Following the Air Force began to operate the SR-71, it acquired the official name Blackbird– for the specific black paint that covered the airplane. This paint was formulated to absorb radar signals, to radiate some of the tremendous airframe heat generated by air friction, and to camouflage the aircraft against the dark sky at high altitudes.

Experience gained from the A-12 program convinced the Air Force that flying the SR-71 safely needed two crew members, a pilot and a Reconnaissance Systems Officer (RSO). The RSO operated with the wide array of monitoring and defensive systems installed on the airplane. This gear included a sophisticated Electronic Counter Measures (ECM) program that could jam most acquisition and targeting radar. In addition to an array of sophisticated, higher-resolution cameras, the aircraft could also carry gear designed to record the strength, frequency, and wavelength of signals emitted by communications and sensor devices such as radar. The SR-71 was made to fly deep into hostile territory, avoiding interception with its tremendous speed and higher altitude. It could operate safely at a maximum speed of Mach three.three at an altitude far more than sixteen miles, or 25,908 m (85,000 ft), above the earth. The crew had to put on pressure suits equivalent to these worn by astronauts. These suits were needed to defend the crew in the occasion of sudden cabin stress loss although at operating altitudes.

To climb and cruise at supersonic speeds, the Blackbird’s Pratt &amp Whitney J-58 engines have been developed to operate constantly in afterburner. Even though this would seem to dictate high fuel flows, the Blackbird truly achieved its very best &quotgas mileage,&quot in terms of air nautical miles per pound of fuel burned, for the duration of the Mach three+ cruise. A standard Blackbird reconnaissance flight may require numerous aerial refueling operations from an airborne tanker. Each time the SR-71 refueled, the crew had to descend to the tanker’s altitude, generally about 6,000 m to 9,000 m (20,000 to 30,000 ft), and slow the airplane to subsonic speeds. As velocity decreased, so did frictional heat. This cooling effect caused the aircraft’s skin panels to shrink considerably, and these covering the fuel tanks contracted so considerably that fuel leaked, forming a distinctive vapor trail as the tanker topped off the Blackbird. As quickly as the tanks have been filled, the jet’s crew disconnected from the tanker, relit the afterburners, and again climbed to high altitude.

Air Force pilots flew the SR-71 from Kadena AB, Japan, all through its operational profession but other bases hosted Blackbird operations, also. The 9th SRW sometimes deployed from Beale AFB, California, to other locations to carryout operational missions. Cuban missions were flown directly from Beale. The SR-71 did not commence to operate in Europe until 1974, and then only temporarily. In 1982, when the U.S. Air Force based two aircraft at Royal Air Force Base Mildenhall to fly monitoring mission in Eastern Europe.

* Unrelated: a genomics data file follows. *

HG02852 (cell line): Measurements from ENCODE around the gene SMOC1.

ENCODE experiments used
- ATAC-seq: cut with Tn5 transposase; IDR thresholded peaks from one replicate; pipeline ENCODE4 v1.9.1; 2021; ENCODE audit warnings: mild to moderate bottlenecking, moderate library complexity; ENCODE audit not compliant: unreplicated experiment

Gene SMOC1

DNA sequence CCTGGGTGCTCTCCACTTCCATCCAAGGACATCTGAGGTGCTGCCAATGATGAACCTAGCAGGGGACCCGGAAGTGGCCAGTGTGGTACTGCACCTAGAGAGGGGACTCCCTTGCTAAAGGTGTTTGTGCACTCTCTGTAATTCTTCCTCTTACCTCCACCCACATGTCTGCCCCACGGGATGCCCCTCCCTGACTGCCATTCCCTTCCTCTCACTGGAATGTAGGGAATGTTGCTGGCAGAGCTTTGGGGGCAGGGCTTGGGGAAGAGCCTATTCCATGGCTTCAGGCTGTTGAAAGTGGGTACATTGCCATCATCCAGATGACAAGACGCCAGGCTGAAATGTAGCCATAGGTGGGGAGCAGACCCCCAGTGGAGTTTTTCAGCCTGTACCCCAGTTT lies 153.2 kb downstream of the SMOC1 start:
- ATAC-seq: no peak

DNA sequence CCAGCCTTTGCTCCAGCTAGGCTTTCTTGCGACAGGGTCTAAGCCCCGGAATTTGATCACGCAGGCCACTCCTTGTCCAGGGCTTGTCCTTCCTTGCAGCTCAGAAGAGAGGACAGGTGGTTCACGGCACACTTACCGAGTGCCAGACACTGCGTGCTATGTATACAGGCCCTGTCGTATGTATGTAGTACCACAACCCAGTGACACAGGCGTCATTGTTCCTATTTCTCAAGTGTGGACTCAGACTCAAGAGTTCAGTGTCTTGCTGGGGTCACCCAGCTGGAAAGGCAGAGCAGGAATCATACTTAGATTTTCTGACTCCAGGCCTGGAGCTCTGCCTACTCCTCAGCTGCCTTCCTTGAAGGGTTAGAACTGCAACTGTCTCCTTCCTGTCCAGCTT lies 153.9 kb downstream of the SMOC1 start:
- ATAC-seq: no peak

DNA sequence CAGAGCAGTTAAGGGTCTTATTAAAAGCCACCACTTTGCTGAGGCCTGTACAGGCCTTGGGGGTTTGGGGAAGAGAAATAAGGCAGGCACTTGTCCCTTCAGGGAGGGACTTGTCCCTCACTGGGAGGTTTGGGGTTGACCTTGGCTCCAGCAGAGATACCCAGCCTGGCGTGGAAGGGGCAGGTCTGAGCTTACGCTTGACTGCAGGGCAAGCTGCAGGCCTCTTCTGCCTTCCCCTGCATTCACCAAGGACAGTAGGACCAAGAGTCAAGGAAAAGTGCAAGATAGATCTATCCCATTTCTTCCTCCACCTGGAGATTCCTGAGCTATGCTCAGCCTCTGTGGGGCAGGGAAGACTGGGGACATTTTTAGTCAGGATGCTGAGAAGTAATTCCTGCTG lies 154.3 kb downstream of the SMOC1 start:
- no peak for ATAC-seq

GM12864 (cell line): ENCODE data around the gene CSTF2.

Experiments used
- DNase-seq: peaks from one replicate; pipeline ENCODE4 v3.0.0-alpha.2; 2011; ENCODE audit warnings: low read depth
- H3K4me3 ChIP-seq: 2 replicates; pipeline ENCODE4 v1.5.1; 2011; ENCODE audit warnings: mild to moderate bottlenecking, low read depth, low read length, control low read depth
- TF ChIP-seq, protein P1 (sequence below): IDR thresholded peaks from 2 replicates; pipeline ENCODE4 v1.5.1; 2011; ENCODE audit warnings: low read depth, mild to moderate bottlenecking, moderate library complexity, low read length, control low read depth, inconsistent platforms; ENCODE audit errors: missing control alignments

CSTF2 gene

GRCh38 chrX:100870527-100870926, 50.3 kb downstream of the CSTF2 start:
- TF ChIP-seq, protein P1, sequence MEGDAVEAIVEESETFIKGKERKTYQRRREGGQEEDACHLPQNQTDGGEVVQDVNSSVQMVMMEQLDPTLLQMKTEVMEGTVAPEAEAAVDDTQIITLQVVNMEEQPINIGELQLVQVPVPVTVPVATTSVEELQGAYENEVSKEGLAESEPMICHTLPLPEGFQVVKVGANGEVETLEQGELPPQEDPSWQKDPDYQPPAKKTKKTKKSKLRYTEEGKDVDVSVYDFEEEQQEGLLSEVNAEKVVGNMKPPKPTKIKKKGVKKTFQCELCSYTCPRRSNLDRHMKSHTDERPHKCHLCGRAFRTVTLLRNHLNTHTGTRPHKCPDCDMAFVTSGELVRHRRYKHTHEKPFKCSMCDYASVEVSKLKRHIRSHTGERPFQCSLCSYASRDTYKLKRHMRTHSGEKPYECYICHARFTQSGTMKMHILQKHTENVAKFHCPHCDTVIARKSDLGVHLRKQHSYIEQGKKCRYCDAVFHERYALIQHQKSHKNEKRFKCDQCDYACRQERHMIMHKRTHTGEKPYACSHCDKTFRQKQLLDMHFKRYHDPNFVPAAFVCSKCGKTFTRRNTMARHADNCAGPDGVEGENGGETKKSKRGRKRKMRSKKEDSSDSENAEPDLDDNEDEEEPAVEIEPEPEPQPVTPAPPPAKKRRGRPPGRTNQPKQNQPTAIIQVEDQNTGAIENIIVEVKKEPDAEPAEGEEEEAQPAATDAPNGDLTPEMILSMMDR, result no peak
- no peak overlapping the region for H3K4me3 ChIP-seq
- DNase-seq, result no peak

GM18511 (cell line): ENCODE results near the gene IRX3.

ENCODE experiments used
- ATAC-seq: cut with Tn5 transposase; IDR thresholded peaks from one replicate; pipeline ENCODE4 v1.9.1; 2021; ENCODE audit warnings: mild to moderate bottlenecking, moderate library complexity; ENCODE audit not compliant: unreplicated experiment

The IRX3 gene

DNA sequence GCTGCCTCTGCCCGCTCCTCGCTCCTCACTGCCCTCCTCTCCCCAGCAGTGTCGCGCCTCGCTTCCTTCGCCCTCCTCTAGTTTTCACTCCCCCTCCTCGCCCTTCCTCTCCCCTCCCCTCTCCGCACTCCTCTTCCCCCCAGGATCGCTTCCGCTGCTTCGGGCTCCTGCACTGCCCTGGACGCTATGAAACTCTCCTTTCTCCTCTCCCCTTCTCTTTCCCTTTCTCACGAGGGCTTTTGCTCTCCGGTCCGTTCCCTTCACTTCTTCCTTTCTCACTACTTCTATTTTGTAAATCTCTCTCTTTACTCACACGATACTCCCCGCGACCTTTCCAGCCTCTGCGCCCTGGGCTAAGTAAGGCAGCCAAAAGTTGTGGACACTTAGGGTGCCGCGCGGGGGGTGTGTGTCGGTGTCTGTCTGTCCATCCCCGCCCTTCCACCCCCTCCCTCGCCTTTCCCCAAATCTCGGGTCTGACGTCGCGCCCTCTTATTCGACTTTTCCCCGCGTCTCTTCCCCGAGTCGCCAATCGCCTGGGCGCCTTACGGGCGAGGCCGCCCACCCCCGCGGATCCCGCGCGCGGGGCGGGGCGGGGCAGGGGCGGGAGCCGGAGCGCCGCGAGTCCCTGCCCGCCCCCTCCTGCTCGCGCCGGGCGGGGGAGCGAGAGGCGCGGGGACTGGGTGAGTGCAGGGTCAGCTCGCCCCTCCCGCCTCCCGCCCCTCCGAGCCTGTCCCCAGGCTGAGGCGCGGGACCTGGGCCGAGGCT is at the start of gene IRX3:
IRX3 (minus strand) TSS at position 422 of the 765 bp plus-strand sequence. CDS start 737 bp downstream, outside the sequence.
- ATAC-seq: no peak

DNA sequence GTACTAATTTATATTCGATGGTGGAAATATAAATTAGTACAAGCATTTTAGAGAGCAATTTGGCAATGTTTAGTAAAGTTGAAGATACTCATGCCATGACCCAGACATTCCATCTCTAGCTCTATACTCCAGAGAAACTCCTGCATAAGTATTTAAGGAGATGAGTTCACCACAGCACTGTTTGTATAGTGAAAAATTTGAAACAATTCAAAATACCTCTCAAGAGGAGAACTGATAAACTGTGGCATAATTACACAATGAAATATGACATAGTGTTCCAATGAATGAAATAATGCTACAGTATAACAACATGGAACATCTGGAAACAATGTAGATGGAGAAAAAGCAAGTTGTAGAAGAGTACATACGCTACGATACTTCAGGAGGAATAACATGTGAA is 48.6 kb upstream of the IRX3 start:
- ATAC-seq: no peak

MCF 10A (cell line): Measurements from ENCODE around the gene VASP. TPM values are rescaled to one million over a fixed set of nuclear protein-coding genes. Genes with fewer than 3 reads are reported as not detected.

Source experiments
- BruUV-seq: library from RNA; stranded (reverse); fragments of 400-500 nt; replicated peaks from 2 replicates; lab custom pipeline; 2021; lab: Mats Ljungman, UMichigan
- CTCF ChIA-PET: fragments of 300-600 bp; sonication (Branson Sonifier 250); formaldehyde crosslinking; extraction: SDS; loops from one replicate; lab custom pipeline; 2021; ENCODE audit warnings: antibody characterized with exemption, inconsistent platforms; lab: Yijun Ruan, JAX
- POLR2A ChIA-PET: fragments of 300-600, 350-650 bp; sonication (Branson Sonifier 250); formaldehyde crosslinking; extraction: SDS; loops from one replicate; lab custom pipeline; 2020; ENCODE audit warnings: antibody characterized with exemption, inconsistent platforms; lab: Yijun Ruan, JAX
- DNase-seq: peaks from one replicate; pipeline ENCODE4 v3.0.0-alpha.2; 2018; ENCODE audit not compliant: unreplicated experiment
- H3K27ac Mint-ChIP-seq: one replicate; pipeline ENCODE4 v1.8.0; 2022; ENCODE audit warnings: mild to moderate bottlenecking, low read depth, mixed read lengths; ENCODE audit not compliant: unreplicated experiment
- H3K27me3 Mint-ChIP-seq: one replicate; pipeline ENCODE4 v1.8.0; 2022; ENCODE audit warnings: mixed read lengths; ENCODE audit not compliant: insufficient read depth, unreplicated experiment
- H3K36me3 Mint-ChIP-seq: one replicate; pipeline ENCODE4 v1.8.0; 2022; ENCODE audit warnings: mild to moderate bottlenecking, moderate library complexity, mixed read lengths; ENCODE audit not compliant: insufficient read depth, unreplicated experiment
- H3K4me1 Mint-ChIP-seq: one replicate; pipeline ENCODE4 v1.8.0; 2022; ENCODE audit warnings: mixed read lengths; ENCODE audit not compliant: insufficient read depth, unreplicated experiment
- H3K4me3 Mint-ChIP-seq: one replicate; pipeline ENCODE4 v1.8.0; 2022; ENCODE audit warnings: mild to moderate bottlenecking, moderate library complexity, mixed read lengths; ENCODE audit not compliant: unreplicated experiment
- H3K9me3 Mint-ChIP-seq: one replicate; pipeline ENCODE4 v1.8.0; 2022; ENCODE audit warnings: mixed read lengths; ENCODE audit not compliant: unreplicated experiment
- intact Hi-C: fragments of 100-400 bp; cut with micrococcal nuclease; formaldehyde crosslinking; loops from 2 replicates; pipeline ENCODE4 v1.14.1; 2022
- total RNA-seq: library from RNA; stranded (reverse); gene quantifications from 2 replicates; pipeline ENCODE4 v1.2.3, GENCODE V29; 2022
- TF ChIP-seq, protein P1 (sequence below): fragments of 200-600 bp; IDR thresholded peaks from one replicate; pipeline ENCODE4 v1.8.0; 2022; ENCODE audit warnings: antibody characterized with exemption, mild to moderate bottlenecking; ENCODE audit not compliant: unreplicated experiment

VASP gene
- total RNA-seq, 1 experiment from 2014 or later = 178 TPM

When the SR-71 became operational, orbiting reconnaissance satellites had currently replaced manned aircraft to collect intelligence from sites deep within Soviet territory. Satellites could not cover every single geopolitical hotspot so the Blackbird remained a crucial tool for worldwide intelligence gathering. On a lot of occasions, pilots and RSOs flying the SR-71 supplied information that proved important in formulating effective U. S. foreign policy. Blackbird crews offered critical intelligence about the 1973 Yom Kippur War, the Israeli invasion of Lebanon and its aftermath, and pre- and post-strike imagery of the 1986 raid carried out by American air forces on Libya. In 1987, Kadena-based SR-71 crews flew a number of missions over the Persian Gulf, revealing Iranian Silkworm missile batteries that threatened commercial shipping and American escort vessels.

As the efficiency of space-primarily based surveillance systems grew, along with the effectiveness of ground-primarily based air defense networks, the Air Force started to lose enthusiasm for the pricey system and the 9th SRW ceased SR-71 operations in January 1990. Regardless of protests by military leaders, Congress revived the system in 1995. Continued wrangling more than operating budgets, even so, soon led to final termination. The National Aeronautics and Space Administration retained two SR-71As and the one SR-71B for high-speed investigation projects and flew these airplanes till 1999.

On March six, 1990, the service profession of one Lockheed SR-71A Blackbird ended with a record-setting flight. This particular airplane bore Air Force serial quantity 64-17972. Lt. Col. Ed Yeilding and his RSO, Lieutenant Colonel Joseph Vida, flew this aircraft from Los Angeles to Washington D.C. in 1 hour, 4 minutes, and 20 seconds, averaging a speed of three,418 kph (2,124 mph). At the conclusion of the flight, ‘972 landed at Dulles International Airport and taxied into the custody of the Smithsonian’s National Air and Space Museum. At that time, Lt. Col. Vida had logged 1,392.7 hours of flight time in Blackbirds, far more than that of any other crewman.